So for projects I adopt both formats, file geodatabase for large static datasets, personal geodatabases for outputs and analysis (unless the outputs are huge then they go into a file geodatabase).

If you are working on a project that has small datasets and everything sits happily inside a personal geodatabase then it's just 1 file to zip up and email. Something to consider?


File geodatabases (FGDB):

  • A FGDB may contain feature datasets, which aid in coordinate system control and data integrity via topology rules. You are on your own with shapefiles.
  • FC's may be up to 256 TB in size with the use of configuration keywords. All component files of a shapefile are limited to 2GB each (source & whitepaper).
  • FC performance is quite simply faster than shapefile, especially in operations involving attributes.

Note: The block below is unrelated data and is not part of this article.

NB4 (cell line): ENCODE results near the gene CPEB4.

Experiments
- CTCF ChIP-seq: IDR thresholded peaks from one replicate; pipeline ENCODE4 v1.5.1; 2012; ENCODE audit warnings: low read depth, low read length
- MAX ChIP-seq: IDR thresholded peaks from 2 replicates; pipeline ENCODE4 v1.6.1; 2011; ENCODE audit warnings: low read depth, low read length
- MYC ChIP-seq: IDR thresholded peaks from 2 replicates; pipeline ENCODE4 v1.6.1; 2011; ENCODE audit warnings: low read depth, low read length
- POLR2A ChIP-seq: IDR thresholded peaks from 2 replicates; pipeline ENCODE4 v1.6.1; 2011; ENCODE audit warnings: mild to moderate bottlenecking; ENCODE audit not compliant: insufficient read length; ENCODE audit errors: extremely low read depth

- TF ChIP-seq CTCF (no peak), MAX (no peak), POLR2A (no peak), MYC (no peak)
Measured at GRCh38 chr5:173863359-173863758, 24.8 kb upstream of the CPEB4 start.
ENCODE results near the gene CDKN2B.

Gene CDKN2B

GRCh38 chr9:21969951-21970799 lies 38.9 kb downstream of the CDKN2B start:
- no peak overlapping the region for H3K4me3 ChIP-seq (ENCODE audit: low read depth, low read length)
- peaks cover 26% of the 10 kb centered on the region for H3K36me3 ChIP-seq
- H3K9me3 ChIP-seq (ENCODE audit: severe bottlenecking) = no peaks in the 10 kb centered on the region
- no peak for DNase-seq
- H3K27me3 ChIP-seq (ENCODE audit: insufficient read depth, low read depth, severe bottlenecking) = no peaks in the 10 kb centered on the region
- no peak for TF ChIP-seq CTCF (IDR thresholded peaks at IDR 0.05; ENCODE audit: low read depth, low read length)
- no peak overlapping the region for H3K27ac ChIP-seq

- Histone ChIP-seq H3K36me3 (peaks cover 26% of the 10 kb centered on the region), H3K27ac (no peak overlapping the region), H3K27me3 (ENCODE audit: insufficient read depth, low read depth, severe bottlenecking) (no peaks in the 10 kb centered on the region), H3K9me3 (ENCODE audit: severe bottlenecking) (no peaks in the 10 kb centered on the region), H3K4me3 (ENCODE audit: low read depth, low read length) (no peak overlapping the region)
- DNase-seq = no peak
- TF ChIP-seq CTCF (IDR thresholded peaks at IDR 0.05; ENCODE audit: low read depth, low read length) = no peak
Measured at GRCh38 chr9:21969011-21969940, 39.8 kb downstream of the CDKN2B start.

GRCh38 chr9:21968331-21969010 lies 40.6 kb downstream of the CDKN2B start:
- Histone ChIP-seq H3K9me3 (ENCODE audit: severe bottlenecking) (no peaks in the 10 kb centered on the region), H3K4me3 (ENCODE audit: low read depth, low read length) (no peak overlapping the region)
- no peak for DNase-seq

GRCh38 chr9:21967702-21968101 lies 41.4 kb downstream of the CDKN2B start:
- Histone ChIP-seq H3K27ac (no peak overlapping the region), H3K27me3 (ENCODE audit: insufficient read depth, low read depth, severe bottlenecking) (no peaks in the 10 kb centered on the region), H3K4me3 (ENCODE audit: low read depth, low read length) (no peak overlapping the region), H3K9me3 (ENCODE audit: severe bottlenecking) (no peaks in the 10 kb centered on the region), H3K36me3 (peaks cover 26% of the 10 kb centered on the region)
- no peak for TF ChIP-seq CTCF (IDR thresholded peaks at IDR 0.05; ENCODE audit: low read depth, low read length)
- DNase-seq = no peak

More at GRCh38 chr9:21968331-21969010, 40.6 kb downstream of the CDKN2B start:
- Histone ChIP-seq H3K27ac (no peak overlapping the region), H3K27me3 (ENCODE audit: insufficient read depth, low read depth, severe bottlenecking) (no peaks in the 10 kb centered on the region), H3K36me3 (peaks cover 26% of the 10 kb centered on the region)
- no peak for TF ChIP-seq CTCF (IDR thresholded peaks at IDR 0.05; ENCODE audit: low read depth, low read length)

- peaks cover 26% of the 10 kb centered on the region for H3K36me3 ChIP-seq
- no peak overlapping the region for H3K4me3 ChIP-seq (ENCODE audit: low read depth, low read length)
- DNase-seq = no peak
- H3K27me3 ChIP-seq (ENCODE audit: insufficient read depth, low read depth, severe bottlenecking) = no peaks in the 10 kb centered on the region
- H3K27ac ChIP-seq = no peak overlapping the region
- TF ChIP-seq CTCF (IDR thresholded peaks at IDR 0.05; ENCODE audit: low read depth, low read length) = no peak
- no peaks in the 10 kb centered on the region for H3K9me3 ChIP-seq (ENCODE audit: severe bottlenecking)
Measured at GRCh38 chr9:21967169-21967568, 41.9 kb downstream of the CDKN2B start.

• Vector data can be used in a compressed read-only format which can greatly reduce the file size.
  • FC's are used in map packages which are a handy way of sharing data.

Personal Geodatabases (PGDB):

  • Often used as an attribute table manager (via Microsoft Access).
  • Users like the string handling for text attributes.


  • Greater usability cross-platform (e.g. QGIS, ArcGIS) and for geospatial operations in a non-ESRI scripting environment (e.g. pure Python, R, Matlab).
  • Many end-users get irritated if you send them a FGDB rather than a zipped folder containing shapefiles. As a side note, KML files are often used over SHP files or FGDB's to share simple spatial data.
  • Shapefiles are easier to sync to the cloud using a service such as Google Drive, whereas FC's & FGDB's often have sync errors.